Delay does not prevent grant of interim injunction, court affirms
In Midas Hygiene Industries P Ltd v Bhatia (Civil Appeal 107/2002), the Indian Supreme Court has affirmed the principle that a plaintiff's delay in bringing a trademark or copyright infringement action cannot, in itself, be used as a defence to the plaintiff's claim for an interim injunction. The court must also consider whether the defendant acted in good faith.
Midas Hygiene Industries became aware in 1992 that Sudhir Bhatia was infringing its trademark LAKSHMANREKHA as well as its copyright in the packaging of the product to which the mark applied. Midas sent Bhatia a cease and desist letter, but did not file a lawsuit until 2002.
A single judge of the Delhi High Court granted Midas an interim injunction at first instance. The judge noted that Bhatia did not have any explanation for adopting a trademark identical to that of Midas or for copying Midas's packaging. The judge found that this proved Bhatia's bad faith. On appeal, a division bench of the Delhi High Court vacated the interim injunction on the basis of delay and laches in instituting the suit, which disentitled Midas to the interim relief.
The Supreme Court restored the interim injunction. It found that delay by itself should not prevent a court from granting an injunction. Rather, an interim injunction must be granted if (i) a trademark (or copyright) was clearly infringed, or (ii) it appears, prima facie, that the adoption of the mark was in itself dishonest.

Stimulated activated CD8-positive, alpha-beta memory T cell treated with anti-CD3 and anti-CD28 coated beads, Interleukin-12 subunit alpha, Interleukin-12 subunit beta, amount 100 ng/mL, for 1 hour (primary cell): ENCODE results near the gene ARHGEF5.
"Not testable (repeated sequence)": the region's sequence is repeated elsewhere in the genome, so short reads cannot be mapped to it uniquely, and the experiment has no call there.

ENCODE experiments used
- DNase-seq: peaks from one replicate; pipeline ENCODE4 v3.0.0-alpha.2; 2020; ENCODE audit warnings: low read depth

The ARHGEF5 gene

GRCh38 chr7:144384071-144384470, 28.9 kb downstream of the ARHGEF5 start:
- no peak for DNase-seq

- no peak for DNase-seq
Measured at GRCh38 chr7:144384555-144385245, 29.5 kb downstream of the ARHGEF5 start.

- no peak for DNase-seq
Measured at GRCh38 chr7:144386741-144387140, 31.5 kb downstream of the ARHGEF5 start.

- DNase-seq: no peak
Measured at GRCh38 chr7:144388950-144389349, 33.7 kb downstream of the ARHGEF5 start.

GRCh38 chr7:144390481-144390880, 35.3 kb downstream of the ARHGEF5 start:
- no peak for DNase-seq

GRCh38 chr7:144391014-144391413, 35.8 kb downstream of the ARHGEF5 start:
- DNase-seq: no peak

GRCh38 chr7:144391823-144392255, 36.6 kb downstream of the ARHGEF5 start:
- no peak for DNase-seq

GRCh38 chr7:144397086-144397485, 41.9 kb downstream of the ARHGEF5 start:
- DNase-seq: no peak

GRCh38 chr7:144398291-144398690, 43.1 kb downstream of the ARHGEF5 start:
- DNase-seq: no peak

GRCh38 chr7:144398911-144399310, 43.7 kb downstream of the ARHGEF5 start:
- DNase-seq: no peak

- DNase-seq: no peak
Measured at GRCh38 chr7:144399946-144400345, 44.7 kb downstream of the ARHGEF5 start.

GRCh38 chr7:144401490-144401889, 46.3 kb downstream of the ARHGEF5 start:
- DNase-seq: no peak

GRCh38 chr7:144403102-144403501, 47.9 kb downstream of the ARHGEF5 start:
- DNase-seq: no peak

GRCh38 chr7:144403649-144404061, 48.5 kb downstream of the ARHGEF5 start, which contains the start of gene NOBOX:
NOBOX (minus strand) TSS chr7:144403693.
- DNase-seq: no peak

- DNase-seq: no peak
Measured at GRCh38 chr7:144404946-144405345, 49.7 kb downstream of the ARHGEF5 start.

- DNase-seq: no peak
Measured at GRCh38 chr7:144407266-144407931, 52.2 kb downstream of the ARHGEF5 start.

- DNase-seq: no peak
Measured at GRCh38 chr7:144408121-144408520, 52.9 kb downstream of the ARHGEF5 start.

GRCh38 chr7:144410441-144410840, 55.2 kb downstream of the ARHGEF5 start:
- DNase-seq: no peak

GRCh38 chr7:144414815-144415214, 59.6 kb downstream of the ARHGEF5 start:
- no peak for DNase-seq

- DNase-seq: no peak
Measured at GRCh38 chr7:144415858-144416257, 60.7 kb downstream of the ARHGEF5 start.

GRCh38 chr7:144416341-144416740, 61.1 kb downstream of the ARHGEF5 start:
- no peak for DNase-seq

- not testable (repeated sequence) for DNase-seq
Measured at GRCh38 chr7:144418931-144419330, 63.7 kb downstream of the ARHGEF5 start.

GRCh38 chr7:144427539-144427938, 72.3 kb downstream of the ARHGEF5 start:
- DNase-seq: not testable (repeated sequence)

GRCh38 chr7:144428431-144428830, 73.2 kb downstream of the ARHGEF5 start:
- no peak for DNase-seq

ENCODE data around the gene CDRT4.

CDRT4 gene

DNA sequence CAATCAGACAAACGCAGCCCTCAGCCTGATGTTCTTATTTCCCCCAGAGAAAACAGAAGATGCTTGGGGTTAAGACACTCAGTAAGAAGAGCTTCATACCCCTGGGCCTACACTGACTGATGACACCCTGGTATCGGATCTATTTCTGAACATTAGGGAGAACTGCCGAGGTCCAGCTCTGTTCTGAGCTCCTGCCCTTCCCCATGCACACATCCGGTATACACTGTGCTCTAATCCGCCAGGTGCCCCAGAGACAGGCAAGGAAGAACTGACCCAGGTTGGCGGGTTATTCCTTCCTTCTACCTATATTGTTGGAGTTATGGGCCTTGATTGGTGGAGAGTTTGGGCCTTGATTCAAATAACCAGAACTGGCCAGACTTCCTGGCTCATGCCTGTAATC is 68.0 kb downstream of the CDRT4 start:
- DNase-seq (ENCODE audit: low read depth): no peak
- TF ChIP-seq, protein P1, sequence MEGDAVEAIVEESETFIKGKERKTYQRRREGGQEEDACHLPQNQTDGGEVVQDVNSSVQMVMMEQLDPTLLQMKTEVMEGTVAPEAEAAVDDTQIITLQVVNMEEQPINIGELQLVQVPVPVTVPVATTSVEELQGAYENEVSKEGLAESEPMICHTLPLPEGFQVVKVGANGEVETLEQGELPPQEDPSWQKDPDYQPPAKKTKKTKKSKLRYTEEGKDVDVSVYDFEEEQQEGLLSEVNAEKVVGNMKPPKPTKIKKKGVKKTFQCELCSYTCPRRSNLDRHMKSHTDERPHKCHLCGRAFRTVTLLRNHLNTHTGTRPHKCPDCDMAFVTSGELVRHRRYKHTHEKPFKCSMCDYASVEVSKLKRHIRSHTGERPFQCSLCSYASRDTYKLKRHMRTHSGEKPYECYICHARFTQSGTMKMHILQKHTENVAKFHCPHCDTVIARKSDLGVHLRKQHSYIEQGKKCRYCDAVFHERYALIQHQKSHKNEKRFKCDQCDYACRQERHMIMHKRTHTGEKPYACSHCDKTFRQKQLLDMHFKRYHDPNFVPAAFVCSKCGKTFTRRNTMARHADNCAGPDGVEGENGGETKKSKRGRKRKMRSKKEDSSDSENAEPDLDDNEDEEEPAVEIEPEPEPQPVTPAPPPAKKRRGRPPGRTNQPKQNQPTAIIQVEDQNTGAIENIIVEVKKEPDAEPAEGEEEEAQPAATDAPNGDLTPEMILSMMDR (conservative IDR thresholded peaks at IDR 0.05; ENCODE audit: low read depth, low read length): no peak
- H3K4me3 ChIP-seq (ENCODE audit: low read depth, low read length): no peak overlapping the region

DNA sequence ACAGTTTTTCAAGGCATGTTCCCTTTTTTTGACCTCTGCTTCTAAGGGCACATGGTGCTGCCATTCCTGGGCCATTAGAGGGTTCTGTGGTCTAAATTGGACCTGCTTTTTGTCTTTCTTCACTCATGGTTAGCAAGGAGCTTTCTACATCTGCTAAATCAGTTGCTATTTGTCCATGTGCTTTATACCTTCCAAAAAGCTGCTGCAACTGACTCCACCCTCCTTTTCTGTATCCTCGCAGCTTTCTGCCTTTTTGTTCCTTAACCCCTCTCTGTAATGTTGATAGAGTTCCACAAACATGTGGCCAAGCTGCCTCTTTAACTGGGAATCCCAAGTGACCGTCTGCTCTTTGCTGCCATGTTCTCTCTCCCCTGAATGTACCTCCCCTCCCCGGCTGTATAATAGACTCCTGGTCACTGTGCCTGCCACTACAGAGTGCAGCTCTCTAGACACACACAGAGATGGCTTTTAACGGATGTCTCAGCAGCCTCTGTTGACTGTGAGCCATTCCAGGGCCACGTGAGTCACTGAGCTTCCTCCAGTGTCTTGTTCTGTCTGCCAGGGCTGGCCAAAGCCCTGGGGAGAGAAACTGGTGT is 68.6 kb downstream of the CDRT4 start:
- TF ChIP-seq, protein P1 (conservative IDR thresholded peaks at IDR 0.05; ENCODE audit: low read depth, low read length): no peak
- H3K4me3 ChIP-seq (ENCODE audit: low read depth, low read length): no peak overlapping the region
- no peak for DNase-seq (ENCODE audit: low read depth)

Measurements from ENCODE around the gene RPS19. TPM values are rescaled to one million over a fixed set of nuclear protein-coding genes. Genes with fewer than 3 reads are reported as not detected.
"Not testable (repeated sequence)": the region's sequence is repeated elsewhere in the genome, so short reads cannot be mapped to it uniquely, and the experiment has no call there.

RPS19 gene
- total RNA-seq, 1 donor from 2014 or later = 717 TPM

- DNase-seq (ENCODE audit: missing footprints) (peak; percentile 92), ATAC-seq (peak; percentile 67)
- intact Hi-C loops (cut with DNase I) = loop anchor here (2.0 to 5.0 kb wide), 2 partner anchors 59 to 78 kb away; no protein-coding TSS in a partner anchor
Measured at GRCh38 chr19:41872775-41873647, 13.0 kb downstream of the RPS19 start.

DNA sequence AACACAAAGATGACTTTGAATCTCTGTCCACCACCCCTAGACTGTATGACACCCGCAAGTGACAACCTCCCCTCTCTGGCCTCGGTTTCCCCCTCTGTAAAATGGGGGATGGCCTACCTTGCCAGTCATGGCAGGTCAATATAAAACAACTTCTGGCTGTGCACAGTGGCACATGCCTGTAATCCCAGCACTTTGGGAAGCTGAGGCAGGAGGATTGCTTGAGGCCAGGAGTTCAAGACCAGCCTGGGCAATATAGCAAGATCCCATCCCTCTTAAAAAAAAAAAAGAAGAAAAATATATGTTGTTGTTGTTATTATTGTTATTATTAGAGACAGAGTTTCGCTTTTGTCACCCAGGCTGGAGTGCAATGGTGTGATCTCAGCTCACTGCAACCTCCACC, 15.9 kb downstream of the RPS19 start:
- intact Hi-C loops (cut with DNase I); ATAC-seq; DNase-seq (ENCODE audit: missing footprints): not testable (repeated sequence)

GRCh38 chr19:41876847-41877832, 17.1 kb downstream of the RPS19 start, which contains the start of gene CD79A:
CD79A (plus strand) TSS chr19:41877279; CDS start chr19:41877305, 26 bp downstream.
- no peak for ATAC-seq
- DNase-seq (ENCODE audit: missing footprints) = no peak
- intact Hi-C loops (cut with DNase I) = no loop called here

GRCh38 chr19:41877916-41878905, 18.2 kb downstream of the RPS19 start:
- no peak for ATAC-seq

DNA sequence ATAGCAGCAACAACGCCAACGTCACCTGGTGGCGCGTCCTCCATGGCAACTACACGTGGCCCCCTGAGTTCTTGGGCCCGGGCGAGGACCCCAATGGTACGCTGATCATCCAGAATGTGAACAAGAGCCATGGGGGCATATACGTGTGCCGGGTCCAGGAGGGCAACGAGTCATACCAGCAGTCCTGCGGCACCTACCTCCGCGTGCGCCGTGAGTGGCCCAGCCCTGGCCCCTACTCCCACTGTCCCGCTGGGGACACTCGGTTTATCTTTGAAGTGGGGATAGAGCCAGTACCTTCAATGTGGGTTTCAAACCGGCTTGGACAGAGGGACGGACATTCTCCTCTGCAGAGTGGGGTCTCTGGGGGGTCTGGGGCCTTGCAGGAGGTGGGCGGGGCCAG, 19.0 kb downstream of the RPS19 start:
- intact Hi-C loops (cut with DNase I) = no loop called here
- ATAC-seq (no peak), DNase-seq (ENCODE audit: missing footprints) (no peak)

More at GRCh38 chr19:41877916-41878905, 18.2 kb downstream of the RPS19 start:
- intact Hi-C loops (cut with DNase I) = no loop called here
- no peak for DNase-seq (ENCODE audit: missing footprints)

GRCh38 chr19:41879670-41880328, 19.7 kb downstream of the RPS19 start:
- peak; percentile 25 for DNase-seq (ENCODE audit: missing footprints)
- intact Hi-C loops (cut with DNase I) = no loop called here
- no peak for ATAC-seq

This ruling is consistent with case law as held by the Delhi High Court in Colgate Palmolive Company v Anchor Health & Beauty Care Pvt Ltd (2003 (2) CTMR 487 (Delhi)) (for background information, see Indian court recognizes trademark rights in colour combinations). The established principle is that:
- the defence of delay, being an equitable one, will only be allowed when there is inordinate delay and it materially prejudices the defendant's case and tilts the balance of convenience against it;
- the defendant has to support its defence by proving its good faith; and
- while not affecting a claim for interim relief, delay could affect claims for damages and accounts for profits at the final stage.
Jyotsna Balakrishnan, Anand & Anand, New Delhi
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